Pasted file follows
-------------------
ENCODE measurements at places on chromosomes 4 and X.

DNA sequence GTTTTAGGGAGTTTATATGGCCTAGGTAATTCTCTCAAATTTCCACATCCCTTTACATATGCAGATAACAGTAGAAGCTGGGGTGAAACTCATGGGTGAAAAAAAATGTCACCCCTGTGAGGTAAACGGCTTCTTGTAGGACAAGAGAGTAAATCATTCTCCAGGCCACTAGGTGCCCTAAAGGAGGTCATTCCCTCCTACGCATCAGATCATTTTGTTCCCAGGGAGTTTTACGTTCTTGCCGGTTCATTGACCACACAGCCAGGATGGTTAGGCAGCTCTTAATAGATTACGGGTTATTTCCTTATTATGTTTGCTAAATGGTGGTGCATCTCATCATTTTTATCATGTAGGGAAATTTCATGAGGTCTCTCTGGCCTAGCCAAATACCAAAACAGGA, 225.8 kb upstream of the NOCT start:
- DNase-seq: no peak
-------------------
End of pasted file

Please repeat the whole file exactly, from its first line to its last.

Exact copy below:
ENCODE measurements at places on chromosomes 4 and X.

DNA sequence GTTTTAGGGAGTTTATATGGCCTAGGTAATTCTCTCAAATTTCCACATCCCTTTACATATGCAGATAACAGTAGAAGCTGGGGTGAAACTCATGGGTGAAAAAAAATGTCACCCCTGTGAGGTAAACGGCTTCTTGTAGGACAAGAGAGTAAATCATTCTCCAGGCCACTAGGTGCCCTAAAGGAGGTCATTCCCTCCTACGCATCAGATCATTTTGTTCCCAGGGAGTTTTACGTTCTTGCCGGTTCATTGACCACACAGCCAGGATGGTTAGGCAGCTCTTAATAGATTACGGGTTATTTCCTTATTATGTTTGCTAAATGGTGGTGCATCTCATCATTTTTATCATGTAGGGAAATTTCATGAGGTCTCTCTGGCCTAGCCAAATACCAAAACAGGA, 225.8 kb upstream of the NOCT start:
- DNase-seq: no peak